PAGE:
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Medical Technologist Training Programs: Medical Technology School, Medical Technologist Career

A medical technologist is responsible for operating, preparing and troubleshooting sophisticated medical equipment used in and outside of the operating room in a medical setting, and for conducting several types of tests used by physicians and nurses. Medical technologists have several job duties and responsibilities, and work primarily with a physician or team of physicians to ensure that the doctor has access to all the equipment they need to perform a procedure.

Educational programs for this career path are available at several medical technologist schools around the country, and consist of both classroom instruction and clinical. Medical technologist programs prepare students with the practical skills and knowledge they need to succeed in their careers, and completion of these programs may lead to an associate's or bachelor's degree in the field.

Job Description of a Medical Technologist

Some medical technologists work in a laboratory setting and are responsible for conducting tests and using certain types of lab equipment. Others may work with medical instruments and equipment in a hospital or practice setting. Medical technologists may also work in pharmaceutical labs, research institutions, veterinary offices, or with the U.S. armed forces or U.S. public health service.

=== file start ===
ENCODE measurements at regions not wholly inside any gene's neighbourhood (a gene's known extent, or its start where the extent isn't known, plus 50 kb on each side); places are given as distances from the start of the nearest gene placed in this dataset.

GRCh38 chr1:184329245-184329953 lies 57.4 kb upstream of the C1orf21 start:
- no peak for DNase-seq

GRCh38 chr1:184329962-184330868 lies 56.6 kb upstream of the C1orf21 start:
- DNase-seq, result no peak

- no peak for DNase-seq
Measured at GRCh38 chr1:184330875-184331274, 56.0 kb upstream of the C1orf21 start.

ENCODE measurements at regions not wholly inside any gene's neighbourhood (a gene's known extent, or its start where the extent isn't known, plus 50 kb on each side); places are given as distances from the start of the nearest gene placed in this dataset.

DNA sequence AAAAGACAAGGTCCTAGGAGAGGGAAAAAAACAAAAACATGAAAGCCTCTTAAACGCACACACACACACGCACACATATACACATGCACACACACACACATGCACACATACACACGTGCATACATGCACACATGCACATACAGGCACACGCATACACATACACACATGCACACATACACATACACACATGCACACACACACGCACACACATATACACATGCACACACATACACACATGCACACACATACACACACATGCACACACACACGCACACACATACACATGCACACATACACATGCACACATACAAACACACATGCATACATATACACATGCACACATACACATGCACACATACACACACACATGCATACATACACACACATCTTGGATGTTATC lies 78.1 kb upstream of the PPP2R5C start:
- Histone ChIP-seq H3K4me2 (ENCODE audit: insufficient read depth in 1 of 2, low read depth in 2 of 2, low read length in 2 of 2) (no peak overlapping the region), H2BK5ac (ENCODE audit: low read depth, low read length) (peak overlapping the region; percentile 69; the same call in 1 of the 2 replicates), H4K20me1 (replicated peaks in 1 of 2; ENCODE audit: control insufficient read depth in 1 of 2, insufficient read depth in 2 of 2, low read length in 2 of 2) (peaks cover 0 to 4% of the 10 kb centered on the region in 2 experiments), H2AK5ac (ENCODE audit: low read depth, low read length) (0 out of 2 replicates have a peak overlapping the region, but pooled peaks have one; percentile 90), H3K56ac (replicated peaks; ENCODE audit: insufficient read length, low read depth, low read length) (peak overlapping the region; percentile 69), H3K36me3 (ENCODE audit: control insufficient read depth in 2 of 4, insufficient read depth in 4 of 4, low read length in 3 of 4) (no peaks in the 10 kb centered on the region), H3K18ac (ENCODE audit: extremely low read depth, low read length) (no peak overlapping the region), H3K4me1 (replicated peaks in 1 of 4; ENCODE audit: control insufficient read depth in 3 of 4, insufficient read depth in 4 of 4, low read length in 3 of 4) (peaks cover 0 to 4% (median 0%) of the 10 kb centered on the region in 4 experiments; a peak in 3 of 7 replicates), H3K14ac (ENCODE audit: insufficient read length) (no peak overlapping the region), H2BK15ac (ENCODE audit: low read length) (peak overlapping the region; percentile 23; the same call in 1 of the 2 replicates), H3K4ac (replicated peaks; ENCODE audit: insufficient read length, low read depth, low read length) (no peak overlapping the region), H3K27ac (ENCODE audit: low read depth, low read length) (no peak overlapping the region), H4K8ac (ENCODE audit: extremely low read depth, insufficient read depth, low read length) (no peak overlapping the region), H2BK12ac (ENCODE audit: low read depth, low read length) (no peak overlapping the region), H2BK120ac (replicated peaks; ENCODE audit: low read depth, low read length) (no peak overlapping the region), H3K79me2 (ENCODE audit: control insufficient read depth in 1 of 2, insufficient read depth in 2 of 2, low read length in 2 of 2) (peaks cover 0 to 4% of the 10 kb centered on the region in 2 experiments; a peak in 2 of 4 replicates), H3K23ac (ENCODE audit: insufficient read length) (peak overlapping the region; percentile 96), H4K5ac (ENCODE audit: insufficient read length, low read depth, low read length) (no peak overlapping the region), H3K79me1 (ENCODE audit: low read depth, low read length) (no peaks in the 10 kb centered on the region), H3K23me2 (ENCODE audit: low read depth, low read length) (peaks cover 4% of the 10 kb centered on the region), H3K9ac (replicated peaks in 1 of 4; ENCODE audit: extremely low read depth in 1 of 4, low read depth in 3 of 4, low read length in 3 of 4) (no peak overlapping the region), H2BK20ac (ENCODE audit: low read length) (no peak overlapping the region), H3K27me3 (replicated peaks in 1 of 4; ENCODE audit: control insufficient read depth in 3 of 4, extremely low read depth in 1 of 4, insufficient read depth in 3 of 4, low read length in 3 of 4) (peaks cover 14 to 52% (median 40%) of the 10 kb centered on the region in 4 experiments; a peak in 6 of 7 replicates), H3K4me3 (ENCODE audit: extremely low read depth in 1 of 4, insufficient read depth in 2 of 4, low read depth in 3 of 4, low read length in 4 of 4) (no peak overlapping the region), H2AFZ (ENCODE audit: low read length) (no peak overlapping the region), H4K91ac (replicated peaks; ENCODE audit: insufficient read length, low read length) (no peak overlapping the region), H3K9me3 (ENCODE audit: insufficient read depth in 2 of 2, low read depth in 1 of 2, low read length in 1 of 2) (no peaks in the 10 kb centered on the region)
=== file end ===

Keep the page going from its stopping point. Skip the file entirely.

The medical technologist is typically responsible for the following:

  • Performing routine tests on laboratory equipment

  • Preparing samples of body tissues

  • Making chemical analyses of specimens

  • Conducting biological analyses of cells

  • Performing urinalyses

  • Reporting blood counts

  • Using automated equipment and computerized instruments

  • Relaying test results to physicians

  • Modify procedures in the clinical setting

The majority of medical technology career professionals have advanced degrees and may be responsible for training and educating a team of employees in a department.

Medical Technologist Programs

Medical technologist programs are designed to teach students the basic skills and applications needed to succeed in the hospital or laboratory setting as a medical technologist. Some programs allow for specializations in areas such as:

  • Health policy development

  • Research

  • Education

  • Public health

  • Diagnostic equipment research and development

  • Veterinary science

Entry-level positions in the field of medical technology and clinical laboratory technology typically require at least a bachelor's degree in medical technology or the life sciences. Medical technicians may only need to acquire an associate's degree or certificate in the field to enter the job market, and will learn a lot of their skills on the job.

Medical technologist programs typically consist of the following courses:

  • Introduction to Medical Technology

  • Biology Concepts

  • General Chemistry

  • Introduction to Molecular and Cellular Biology